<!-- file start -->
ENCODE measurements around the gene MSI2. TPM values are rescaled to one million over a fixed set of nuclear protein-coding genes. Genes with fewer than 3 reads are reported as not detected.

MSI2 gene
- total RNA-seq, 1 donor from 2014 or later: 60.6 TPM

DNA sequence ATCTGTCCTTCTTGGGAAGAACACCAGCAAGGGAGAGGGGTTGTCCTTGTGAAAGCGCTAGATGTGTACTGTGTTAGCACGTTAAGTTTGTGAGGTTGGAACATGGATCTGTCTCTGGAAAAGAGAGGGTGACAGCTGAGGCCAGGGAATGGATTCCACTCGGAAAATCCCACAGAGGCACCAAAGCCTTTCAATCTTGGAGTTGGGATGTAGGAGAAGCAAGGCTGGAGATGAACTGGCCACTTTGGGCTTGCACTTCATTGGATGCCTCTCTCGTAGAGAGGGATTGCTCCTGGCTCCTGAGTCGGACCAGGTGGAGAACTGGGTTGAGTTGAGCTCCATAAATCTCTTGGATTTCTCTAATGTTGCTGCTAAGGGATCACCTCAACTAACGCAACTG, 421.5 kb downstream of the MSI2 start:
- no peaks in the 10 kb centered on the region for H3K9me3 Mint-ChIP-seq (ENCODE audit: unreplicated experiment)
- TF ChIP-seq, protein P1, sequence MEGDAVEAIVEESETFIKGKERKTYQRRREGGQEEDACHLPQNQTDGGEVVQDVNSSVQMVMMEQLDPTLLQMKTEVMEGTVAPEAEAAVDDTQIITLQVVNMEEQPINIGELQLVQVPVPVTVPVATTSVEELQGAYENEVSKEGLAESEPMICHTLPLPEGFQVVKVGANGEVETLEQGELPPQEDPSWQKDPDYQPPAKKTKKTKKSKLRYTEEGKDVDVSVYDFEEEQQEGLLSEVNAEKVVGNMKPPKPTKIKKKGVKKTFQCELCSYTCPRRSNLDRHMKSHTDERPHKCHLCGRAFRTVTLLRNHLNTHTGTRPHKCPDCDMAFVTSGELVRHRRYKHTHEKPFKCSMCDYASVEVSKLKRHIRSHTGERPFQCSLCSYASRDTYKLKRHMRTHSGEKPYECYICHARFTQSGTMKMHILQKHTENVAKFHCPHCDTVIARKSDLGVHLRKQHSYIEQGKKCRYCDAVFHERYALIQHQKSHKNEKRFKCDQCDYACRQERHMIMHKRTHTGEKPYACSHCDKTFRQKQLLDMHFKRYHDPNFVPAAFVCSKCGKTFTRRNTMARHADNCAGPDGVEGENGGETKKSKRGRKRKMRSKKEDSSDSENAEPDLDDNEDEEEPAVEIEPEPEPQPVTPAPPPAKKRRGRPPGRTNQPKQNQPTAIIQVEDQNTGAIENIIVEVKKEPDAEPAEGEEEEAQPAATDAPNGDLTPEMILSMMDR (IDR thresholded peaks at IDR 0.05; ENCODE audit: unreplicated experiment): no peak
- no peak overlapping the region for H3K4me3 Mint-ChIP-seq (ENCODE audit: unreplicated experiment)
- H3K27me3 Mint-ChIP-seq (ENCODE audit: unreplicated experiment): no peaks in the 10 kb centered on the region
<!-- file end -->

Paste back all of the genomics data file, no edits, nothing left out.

ENCODE measurements around the gene MSI2. TPM values are rescaled to one million over a fixed set of nuclear protein-coding genes. Genes with fewer than 3 reads are reported as not detected.

MSI2 gene
- total RNA-seq, 1 donor from 2014 or later: 60.6 TPM

DNA sequence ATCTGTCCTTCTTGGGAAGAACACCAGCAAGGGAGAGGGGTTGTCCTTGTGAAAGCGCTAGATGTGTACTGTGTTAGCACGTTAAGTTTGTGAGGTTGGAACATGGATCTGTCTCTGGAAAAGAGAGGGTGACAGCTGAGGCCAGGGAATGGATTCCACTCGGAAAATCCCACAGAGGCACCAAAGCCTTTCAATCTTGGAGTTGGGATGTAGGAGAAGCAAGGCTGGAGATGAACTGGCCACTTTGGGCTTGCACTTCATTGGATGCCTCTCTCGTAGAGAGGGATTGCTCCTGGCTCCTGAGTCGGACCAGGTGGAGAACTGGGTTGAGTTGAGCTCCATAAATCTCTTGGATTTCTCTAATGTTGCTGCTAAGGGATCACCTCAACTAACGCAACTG, 421.5 kb downstream of the MSI2 start:
- no peaks in the 10 kb centered on the region for H3K9me3 Mint-ChIP-seq (ENCODE audit: unreplicated experiment)
- TF ChIP-seq, protein P1, sequence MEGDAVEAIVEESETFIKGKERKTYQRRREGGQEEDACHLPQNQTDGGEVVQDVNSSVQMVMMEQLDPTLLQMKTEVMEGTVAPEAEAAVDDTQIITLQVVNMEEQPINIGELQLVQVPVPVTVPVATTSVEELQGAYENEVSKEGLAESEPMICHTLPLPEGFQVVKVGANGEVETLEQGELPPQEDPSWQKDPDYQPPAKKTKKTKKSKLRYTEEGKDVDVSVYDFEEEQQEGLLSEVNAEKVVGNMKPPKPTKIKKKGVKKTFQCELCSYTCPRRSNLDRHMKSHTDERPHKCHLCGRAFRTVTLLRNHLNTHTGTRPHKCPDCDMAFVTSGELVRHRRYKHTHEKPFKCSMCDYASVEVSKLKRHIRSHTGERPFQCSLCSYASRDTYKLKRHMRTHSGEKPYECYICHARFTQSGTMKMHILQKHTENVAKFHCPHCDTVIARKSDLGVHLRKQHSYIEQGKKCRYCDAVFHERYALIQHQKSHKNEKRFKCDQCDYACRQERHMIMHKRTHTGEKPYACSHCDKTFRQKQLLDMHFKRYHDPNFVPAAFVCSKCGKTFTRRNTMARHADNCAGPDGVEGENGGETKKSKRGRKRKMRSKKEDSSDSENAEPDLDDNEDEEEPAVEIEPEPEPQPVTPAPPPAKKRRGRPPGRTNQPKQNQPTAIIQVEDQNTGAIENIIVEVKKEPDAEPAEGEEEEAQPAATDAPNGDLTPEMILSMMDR (IDR thresholded peaks at IDR 0.05; ENCODE audit: unreplicated experiment): no peak
- no peak overlapping the region for H3K4me3 Mint-ChIP-seq (ENCODE audit: unreplicated experiment)
- H3K27me3 Mint-ChIP-seq (ENCODE audit: unreplicated experiment): no peaks in the 10 kb centered on the region